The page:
Sunday 14 April 2024

The Moon is a Harsh Mistress

Third time's a charm? Having previously read Robert Heinlein's Starship Troopers and Stranger in a Strange Land and wondering why so many people rate him (he was one of the 'big three' of postwar SF, along with Isaac Asimov and Arthur C Clarke), I was hoping his tale of revolutionary derring do in a lunar colony might be an improvement on these earlier books. I'm sorry to report this was not the case.

This is not because of Heinlein's iffy libertarian politics. The Moon is a Harsh Mistress is overlong partly because of the digressions on "rational anarchism" by "the Prof", who's the mentor/Lenin of our Moonside rebels and frequently ventriloquises Heinlein's hard right libertarian peccadilloes. Nor is it thanks to the remote chance of such a politics ever mobilising masses of people to overthrow a tyranny. As experience has taught us, market libertarian world views are confined to marginalised weirdos, billionaires, and pampered think tankers. Having ridiculous views and using a novel to expound them doesn't necessarily mean the book itself is going to be bad, as the work of Michel Houellebecq testifies. The problem here is Moon is straightforwardly poor.

A shocking verdict for an author so celebrated that his society hands out its own hard SF awards? Yes, but is toes have some nuggets of interest. As an engineer, Heinlein is credited with may things. Perhaps the most famous was placing a mobile phone in the hands of a character from 1953's The Puppet Masters. And here, fans of retro hard SF won't be disappointed with some of his forecasts. Is Mike, the colony's sentient computer, the first artificial intelligence character in all of literature? Isn't his manipulation of images to create a video of Adam Selene, a fictional leader of the putative rebellion, simultaneously the first appearance of a social media influencer and of deepfakes in fiction? Doesn't the situation of the three main Lunar cities underground in caves and tunnels pre-empt NASA's present plans for a Moon colony? Yes to all of these.

Heinlein's speculation about future family forms is also of interest. As Adam Roberts noted, there is an uncomfortable gender politics running through the novel - more below. Because Heinlein's Lunar colony was set up for the transportation of criminals, there is a 2-to-1 male/female ratio. There are several solutions to this, such as women having two or more husbands. But for the protagonist, Mannie, he's part of a group marriage that was founded a century earlier and that could, in theory, persist forever. This, apparently, is the best response to the straightened circumstances of life on the Moon. It creates a supportive environment for raising children but, more crucially, the chance for pooling capital where capital is sparse and having a mechanism for passing it on to successive generations. Who'd have had Heinlein down as a proselytiser for the Marxist approach to the family?  Perhaps not. These extended families are a projection of the petit bourgeois pioneer striking out for land in the old West, "updated" with an adapted sexual morality and a hint of Heinlein's trade mark prurience. Heinlein also has a go at imagining the economic relations between the Earth and the Moon, but cannot escape the old pioneer mindset. I.e. He envisages an economy based on the import of machinery from Earth and the export of ... grain. To get around the exorbitant costs he imagines a catapult, or what's now called a mass driver, for flinging produce to the home planet to help feed its overpopulated billions. A picture that was as absurd then as it is now.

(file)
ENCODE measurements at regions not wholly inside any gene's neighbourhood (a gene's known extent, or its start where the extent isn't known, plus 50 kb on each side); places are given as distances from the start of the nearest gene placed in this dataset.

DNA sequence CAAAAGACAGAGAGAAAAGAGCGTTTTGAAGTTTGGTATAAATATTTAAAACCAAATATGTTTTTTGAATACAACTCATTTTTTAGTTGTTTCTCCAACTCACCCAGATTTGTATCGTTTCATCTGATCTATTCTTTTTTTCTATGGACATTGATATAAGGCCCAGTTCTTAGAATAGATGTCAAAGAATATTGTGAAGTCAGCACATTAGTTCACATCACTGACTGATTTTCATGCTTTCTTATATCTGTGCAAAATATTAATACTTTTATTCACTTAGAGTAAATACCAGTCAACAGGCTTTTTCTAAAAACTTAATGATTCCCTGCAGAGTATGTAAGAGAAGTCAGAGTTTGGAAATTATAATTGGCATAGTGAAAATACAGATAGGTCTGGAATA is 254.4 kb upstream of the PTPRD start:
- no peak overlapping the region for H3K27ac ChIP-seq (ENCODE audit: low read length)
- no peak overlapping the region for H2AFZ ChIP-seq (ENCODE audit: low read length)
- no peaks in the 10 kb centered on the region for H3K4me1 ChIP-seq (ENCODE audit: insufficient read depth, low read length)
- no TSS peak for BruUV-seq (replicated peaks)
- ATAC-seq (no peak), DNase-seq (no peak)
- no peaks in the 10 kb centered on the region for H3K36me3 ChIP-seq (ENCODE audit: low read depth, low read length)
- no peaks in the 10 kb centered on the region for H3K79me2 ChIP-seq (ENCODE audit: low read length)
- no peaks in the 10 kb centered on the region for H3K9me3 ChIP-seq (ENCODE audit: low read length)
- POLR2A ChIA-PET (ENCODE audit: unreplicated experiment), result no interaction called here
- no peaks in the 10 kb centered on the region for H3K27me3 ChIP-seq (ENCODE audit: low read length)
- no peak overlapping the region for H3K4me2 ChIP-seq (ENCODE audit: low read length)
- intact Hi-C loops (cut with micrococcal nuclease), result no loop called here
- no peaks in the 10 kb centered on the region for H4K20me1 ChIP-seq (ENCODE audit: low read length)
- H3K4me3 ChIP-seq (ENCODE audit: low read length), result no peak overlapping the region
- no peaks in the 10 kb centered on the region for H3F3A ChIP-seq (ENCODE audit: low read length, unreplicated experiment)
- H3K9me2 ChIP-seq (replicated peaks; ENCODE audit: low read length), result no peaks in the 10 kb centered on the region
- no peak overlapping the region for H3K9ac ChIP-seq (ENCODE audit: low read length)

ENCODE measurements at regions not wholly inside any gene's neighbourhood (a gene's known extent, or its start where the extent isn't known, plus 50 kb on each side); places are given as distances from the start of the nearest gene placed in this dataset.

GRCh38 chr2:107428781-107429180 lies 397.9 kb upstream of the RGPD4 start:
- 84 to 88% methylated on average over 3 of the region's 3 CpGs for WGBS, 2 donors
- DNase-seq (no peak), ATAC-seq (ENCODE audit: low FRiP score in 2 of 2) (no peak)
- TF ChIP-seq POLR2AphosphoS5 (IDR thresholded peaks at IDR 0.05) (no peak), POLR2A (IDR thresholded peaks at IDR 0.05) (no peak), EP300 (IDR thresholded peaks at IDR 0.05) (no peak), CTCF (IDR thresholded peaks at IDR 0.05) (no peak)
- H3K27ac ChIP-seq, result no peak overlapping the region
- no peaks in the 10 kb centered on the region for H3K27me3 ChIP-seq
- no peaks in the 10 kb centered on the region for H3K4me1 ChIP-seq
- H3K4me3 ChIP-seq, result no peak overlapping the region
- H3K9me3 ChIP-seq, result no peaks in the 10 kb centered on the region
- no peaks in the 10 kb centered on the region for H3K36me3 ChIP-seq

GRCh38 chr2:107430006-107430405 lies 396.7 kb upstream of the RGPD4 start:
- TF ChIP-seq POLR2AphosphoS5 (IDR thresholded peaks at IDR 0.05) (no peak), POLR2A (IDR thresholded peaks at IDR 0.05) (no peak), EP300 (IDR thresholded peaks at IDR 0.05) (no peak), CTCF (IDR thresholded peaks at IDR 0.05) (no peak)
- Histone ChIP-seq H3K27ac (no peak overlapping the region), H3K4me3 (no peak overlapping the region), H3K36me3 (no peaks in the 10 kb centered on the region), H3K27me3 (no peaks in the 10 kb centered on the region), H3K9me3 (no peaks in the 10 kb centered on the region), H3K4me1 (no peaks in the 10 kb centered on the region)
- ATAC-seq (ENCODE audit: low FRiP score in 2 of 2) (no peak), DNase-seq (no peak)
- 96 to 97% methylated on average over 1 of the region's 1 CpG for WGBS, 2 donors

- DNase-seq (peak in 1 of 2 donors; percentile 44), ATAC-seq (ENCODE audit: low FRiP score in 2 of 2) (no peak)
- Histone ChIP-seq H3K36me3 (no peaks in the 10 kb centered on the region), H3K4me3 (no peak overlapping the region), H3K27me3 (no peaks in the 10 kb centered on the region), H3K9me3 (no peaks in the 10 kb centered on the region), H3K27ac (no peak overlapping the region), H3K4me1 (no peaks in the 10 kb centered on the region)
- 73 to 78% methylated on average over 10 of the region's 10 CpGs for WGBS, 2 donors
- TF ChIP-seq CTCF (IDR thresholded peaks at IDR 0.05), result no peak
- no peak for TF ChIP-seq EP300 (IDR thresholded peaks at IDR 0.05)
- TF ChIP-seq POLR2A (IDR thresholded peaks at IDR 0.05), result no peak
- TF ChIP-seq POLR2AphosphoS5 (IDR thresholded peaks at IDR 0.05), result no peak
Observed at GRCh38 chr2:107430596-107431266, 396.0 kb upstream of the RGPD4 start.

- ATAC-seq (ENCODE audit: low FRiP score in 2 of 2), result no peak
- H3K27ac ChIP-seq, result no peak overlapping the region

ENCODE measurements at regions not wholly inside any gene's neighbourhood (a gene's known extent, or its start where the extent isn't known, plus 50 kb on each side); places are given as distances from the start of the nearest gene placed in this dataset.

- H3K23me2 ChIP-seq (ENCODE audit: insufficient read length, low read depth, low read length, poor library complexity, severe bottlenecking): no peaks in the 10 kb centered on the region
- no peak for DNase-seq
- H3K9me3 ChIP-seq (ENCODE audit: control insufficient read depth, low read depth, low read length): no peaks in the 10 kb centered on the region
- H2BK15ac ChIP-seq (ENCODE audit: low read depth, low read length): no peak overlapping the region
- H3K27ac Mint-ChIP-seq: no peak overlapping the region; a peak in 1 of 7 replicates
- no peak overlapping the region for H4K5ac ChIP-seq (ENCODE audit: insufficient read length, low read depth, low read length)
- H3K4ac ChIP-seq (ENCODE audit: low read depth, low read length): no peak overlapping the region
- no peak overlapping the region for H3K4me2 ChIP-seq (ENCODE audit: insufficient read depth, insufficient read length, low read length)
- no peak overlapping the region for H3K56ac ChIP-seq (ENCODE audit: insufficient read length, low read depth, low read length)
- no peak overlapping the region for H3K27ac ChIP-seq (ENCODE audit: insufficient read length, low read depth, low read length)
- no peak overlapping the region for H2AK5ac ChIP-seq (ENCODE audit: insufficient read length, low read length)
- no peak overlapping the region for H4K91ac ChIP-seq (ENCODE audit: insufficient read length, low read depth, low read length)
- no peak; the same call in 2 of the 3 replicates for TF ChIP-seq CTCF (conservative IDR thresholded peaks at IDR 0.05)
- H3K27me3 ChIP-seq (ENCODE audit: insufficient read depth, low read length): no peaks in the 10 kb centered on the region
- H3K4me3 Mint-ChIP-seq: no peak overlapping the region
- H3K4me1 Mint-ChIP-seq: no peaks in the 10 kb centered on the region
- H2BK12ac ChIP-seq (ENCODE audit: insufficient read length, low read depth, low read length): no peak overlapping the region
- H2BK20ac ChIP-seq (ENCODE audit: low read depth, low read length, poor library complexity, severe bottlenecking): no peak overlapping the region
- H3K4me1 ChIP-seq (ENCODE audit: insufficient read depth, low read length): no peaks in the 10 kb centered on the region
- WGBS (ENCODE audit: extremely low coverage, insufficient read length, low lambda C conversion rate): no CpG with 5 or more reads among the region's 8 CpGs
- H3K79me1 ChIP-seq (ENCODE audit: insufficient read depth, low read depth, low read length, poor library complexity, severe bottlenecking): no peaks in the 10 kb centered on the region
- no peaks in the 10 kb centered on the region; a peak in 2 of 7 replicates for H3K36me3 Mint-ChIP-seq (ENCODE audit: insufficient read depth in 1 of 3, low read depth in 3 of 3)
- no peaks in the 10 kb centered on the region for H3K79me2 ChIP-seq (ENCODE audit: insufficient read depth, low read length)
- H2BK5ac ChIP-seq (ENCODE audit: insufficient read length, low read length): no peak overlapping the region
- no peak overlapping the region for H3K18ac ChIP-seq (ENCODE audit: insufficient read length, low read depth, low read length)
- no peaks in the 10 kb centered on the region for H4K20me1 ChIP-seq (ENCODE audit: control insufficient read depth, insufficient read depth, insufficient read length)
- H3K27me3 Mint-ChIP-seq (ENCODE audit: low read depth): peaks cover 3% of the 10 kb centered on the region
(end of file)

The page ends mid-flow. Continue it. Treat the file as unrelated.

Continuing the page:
All told, I have two big problems with this book. The writing and the plotting. Heinlein commits the cardinal sin of American SF authors of a certain vintage: the lapse into hokey cokey verbiage. Imagine my horror when I saw the fist chapter was called 'That Dinkum Thinkum'. Why did so many writers of this vintage fancy themselves Mark Twain with a banjo? That said, it's not as gratuitous an offender as some. Heinlein also fails at his efforts of introducing a bit of local colour in the form of occasionally peppering dialogue with Lunar pidgin. Generally, made up dialects fall flat in SF, with The Expanse series being a noted exception, but here it's as intrusive and as unwelcome as the odd lecherous observation. Having Mike and the Prof doing folksy turns grates, and people referring to each other as 'cobber' sounds as out-of-place as it did in post-Crocodile Dundee playground banter. The dialogue is as flat as the characters that speak it, and their personalities are non-existent.